# Embedded domain specific language

### From HaskellWiki

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'''Embedded Domain Specific Language''' means that you embed a [http://en.wikipedia.org/wiki/Domain_specific_language Domain specific language] in a language like Haskell. | '''Embedded Domain Specific Language''' means that you embed a [http://en.wikipedia.org/wiki/Domain_specific_language Domain specific language] in a language like Haskell. | ||

E.g. using the [http://cryp.to/funcmp/ Functional MetaPost library] you can write Haskell expressions, which are then translated to MetaPost, MetaPost is run on the generated code and the result of MetaPost can be post-processed in Haskell. | E.g. using the [http://cryp.to/funcmp/ Functional MetaPost library] you can write Haskell expressions, which are then translated to MetaPost, MetaPost is run on the generated code and the result of MetaPost can be post-processed in Haskell. | ||

+ | |||

+ | == Degree of embedding == | ||

+ | |||

+ | There are two major degrees of embedding: | ||

+ | |||

+ | * Shallow embedding: All Haskell operations immediately translate to the target language. E.g. the Haskell expression <hask>a+b</hask> is translated to a <hask>String</hask> like <hask>"a + b"</hask> containing that target language expression. | ||

+ | * Deep embedding: Haskell operations only build an interim Haskell data structure that reflects the expression tree. E.g. the Haskell expression <hask>a+b</hask> is translated to the Haskell data structure <hask>Add (Var "a") (Var "b")</hask>. This structure allows transformations like optimizations before translating to the target language. | ||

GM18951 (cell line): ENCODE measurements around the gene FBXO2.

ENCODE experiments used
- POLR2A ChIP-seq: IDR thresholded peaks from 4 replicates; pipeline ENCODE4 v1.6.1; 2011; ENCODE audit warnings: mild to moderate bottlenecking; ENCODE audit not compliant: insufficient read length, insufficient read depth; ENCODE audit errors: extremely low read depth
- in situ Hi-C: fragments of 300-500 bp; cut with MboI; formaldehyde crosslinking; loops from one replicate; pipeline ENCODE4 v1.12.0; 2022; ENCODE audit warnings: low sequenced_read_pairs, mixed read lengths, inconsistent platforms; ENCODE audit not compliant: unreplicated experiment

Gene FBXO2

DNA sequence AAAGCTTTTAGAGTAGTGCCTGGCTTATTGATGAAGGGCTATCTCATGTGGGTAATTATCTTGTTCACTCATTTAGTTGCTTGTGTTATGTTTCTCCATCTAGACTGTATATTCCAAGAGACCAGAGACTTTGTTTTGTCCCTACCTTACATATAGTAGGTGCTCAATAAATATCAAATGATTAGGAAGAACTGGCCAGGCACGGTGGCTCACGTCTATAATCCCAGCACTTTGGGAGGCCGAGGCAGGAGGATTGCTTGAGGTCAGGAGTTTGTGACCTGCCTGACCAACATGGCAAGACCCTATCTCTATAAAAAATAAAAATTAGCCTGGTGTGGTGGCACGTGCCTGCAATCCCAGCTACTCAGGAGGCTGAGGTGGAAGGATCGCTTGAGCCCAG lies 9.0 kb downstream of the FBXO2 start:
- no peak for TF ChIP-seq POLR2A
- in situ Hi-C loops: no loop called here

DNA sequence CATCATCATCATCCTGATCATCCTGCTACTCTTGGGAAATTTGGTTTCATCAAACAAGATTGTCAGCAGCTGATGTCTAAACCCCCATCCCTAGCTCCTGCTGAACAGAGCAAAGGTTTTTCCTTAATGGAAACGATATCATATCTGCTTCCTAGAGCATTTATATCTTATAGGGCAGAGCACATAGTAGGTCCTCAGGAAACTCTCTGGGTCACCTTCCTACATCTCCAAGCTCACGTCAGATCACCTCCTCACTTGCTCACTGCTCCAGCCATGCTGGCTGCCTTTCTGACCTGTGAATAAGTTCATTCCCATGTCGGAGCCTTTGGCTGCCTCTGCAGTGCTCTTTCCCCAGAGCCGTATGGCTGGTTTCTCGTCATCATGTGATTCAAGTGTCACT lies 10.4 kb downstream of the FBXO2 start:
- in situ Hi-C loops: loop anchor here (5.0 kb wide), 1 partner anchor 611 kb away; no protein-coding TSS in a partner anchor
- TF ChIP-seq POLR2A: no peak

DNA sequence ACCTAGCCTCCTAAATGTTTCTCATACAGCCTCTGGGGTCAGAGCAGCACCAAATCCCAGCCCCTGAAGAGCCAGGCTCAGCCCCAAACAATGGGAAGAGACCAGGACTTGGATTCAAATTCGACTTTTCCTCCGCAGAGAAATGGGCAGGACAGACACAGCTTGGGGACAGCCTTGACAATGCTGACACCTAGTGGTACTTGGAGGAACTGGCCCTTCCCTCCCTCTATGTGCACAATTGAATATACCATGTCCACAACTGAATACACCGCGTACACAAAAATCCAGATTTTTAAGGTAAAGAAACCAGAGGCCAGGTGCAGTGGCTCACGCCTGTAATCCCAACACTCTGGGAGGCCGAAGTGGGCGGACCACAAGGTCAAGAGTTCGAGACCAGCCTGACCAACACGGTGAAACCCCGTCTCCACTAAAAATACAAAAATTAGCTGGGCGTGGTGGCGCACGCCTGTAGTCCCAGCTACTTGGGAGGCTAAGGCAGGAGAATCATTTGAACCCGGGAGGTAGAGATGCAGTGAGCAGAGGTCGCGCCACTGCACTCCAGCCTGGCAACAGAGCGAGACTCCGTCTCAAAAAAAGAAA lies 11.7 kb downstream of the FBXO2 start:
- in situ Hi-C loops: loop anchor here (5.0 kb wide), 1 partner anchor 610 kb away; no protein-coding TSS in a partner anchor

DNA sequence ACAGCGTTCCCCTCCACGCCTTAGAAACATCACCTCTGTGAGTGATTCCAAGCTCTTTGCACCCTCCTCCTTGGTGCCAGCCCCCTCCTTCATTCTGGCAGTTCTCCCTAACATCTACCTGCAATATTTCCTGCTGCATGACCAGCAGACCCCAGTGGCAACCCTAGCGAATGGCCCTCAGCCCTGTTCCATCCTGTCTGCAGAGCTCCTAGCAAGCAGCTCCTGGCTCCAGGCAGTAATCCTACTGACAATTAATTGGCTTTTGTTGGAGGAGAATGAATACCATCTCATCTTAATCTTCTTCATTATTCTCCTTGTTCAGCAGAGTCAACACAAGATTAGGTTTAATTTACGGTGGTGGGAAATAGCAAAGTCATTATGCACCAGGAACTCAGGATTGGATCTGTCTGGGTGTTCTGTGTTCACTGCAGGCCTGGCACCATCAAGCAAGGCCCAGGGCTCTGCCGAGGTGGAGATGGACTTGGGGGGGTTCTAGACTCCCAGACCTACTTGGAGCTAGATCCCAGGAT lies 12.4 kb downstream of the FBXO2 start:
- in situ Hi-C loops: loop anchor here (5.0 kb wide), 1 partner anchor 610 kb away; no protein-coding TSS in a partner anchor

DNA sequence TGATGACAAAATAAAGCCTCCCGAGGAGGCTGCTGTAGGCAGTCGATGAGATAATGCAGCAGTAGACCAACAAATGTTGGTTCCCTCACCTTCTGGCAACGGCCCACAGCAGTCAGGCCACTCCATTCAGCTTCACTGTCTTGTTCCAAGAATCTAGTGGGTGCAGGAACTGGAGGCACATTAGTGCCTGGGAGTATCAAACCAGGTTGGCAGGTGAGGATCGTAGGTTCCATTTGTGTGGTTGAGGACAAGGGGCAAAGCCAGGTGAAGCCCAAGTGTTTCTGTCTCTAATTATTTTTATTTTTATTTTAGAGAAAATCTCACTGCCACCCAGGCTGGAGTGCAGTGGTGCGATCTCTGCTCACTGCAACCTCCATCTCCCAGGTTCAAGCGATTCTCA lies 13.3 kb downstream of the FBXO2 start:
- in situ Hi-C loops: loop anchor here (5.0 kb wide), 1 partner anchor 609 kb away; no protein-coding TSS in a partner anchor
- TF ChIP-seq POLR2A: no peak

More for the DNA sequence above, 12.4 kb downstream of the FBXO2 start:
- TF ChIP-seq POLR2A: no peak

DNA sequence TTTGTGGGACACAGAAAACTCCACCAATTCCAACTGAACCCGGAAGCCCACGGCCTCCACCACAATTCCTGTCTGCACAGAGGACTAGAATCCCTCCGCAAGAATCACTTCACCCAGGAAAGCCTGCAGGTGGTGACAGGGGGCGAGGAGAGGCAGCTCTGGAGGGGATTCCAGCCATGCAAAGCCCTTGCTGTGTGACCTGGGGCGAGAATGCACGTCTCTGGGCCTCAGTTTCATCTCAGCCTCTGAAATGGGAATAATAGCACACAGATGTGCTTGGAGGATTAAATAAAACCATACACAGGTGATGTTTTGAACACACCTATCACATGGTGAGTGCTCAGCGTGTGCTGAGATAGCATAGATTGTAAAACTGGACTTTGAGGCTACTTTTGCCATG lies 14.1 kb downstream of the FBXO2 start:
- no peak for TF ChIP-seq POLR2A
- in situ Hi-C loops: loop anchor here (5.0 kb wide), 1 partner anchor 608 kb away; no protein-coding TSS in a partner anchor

== Discussion of common problems == | == Discussion of common problems == | ||

[[Sharing]] and [http://en.wikipedia.org/wiki/Recursion recursion] are common problems when implementing DSLs. | [[Sharing]] and [http://en.wikipedia.org/wiki/Recursion recursion] are common problems when implementing DSLs. | ||

− | Often some kind of [[observable sharing]] is requested. | + | Often some kind of [[observable sharing]] is requested |

+ | that requires a deep embedding. | ||

* Oleg in Haskell-Cafe about [http://www.haskell.org/pipermail/haskell-cafe/2008-February/039639.html Designing DSL with explicit sharing (was: I love purity, but it's killing me)] | * Oleg in Haskell-Cafe about [http://www.haskell.org/pipermail/haskell-cafe/2008-February/039639.html Designing DSL with explicit sharing (was: I love purity, but it's killing me)] |

## Revision as of 13:09, 23 January 2011

**Embedded Domain Specific Language** means that you embed a Domain specific language in a language like Haskell.
E.g. using the Functional MetaPost library you can write Haskell expressions, which are then translated to MetaPost, MetaPost is run on the generated code and the result of MetaPost can be post-processed in Haskell.

## 1 Degree of embedding

There are two major degrees of embedding:

- Shallow embedding: All Haskell operations immediately translate to the target language. E.g. the Haskell expression is translated to aa+blikeStringcontaining that target language expression."a + b"
- Deep embedding: Haskell operations only build an interim Haskell data structure that reflects the expression tree. E.g. the Haskell expression is translated to the Haskell data structurea+b. This structure allows transformations like optimizations before translating to the target language.Add (Var "a") (Var "b")

## 2 Discussion of common problems

Sharing and recursion are common problems when implementing DSLs. Often some kind of observable sharing is requested that requires a deep embedding.

- Oleg in Haskell-Cafe about Designing DSL with explicit sharing (was: I love purity, but it's killing me)
- Koen Classen: Observable Sharing for Functional Circuit Description
- Andy Gill: Type-Safe Observable Sharing
- Tom Lokhorst AwesomePrelude presentation (video)